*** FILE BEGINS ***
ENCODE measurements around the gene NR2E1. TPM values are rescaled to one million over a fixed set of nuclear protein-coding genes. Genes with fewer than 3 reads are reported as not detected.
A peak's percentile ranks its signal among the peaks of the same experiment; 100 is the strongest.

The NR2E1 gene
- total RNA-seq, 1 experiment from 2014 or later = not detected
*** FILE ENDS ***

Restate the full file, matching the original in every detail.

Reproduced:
ENCODE measurements around the gene NR2E1. TPM values are rescaled to one million over a fixed set of nuclear protein-coding genes. Genes with fewer than 3 reads are reported as not detected.
A peak's percentile ranks its signal among the peaks of the same experiment; 100 is the strongest.

The NR2E1 gene
- total RNA-seq, 1 experiment from 2014 or later = not detected